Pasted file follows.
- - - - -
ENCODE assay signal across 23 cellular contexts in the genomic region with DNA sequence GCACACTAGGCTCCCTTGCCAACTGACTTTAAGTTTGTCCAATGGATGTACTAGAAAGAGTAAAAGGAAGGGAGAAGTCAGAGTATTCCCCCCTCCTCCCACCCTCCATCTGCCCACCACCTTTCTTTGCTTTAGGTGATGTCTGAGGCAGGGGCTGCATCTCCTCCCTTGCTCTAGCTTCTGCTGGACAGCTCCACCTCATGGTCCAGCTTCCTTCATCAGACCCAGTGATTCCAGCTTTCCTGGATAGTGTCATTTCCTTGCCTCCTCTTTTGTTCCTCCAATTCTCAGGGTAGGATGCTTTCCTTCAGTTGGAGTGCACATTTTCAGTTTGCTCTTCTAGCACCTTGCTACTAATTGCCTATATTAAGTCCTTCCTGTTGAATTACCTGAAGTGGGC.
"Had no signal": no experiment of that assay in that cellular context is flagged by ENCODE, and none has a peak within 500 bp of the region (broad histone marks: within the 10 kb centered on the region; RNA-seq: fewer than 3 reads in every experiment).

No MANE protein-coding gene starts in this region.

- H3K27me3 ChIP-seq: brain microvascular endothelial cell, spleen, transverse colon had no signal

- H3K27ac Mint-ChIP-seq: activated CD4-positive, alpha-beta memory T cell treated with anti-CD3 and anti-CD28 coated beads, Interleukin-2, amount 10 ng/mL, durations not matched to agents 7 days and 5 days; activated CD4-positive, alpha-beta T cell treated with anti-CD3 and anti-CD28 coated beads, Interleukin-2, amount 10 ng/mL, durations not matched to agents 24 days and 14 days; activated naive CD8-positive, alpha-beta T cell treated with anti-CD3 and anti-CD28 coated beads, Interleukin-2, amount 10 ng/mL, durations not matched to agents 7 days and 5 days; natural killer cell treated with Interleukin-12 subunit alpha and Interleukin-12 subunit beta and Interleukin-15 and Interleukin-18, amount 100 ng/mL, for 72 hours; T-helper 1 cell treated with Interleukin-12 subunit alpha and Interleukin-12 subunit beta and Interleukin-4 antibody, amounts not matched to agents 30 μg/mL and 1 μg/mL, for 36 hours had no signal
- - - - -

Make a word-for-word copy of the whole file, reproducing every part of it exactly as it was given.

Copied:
ENCODE assay signal across 23 cellular contexts in the genomic region with DNA sequence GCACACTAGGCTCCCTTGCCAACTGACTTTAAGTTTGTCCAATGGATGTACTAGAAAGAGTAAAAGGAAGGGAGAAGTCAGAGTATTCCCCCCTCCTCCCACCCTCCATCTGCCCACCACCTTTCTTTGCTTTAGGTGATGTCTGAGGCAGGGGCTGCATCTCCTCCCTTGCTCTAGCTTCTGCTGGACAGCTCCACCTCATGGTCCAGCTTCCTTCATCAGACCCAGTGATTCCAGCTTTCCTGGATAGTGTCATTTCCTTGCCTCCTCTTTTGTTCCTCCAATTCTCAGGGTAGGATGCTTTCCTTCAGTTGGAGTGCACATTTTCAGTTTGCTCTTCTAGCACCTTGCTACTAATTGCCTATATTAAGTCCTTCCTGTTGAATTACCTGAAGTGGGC.
"Had no signal": no experiment of that assay in that cellular context is flagged by ENCODE, and none has a peak within 500 bp of the region (broad histone marks: within the 10 kb centered on the region; RNA-seq: fewer than 3 reads in every experiment).

No MANE protein-coding gene starts in this region.

- H3K27me3 ChIP-seq: brain microvascular endothelial cell, spleen, transverse colon had no signal

- H3K27ac Mint-ChIP-seq: activated CD4-positive, alpha-beta memory T cell treated with anti-CD3 and anti-CD28 coated beads, Interleukin-2, amount 10 ng/mL, durations not matched to agents 7 days and 5 days; activated CD4-positive, alpha-beta T cell treated with anti-CD3 and anti-CD28 coated beads, Interleukin-2, amount 10 ng/mL, durations not matched to agents 24 days and 14 days; activated naive CD8-positive, alpha-beta T cell treated with anti-CD3 and anti-CD28 coated beads, Interleukin-2, amount 10 ng/mL, durations not matched to agents 7 days and 5 days; natural killer cell treated with Interleukin-12 subunit alpha and Interleukin-12 subunit beta and Interleukin-15 and Interleukin-18, amount 100 ng/mL, for 72 hours; T-helper 1 cell treated with Interleukin-12 subunit alpha and Interleukin-12 subunit beta and Interleukin-4 antibody, amounts not matched to agents 30 μg/mL and 1 μg/mL, for 36 hours had no signal